Appreciate their efforts to communicate this to your brand's stakeholders, and make a difference on that basis.
3. Respond truthfully
Nobody is perfect. Neither is any company.
As well as being quick and thoughtful in your response, be honest. Transparency has a big effect.
Most negative reviewers - and customers in general - prefer an honest response to a genuine mistake with the understanding that their complaint is addressed fairly and honestly. This usually results in an outcome that is better for both the customer and the company in the long run.
4. Be kind and appropriate
There is no doubt that some criticisms are downright unpleasant. However, a company should never stoop to this level of unprofessionalism.
Maintain the same attitude you would want an employee to have in person.
Keep your composure, remember to think of the customer and their displeasure, and always offer an apology.
Remember that companies that fail to act professionally and rectify a negative situation by satisfying a disgruntled customer have a lot to lose.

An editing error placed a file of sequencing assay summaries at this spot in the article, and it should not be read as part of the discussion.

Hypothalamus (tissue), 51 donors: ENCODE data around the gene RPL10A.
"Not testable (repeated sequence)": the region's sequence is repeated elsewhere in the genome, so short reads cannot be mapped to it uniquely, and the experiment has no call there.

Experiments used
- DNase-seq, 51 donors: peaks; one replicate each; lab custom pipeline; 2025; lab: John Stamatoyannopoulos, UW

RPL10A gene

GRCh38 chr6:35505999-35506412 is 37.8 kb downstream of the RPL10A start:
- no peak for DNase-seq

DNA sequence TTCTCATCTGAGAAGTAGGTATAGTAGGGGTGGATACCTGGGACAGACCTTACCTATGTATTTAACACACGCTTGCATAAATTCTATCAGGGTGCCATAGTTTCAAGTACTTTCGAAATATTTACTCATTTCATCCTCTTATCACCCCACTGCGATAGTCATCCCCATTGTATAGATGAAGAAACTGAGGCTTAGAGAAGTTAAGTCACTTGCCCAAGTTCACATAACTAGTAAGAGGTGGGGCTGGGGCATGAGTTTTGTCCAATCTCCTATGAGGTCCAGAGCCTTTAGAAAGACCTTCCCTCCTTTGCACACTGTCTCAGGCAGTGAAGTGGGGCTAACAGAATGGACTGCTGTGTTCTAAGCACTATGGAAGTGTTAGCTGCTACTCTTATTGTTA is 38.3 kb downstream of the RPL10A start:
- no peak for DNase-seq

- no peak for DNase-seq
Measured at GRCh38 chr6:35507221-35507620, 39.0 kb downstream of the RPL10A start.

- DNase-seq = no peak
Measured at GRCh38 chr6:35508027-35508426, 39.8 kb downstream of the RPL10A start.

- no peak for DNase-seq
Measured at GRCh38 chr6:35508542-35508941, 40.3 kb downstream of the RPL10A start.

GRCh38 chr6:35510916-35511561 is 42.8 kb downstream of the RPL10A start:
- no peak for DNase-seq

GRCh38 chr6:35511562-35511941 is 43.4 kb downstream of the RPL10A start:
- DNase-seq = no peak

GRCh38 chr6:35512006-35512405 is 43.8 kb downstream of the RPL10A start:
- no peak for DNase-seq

5. From each response a personalised response
Clients want to be heard. They want to have an impact on the people who operate the business being reviewed, but also on the future of that business so that others do not experience the same difficulties they did. One of the easiest ways to illustrate that to people is to give them the attention they deserve.
There is no better way to do this than with a personalised response that shows empathy and compassion. Genuinely caring through emotion - the same emotion that runs a quality business - will go a long way.
Just don't confuse it with getting personal.
6. Never get personal
Be thoughtful and give unique feedback, but don't get personal and certainly never attack or retaliate. Even if you remember the exact person leaving the review and you know they didn't act entirely - or even a little bit - correctly, handle them like a true business professional with a lot more to lose.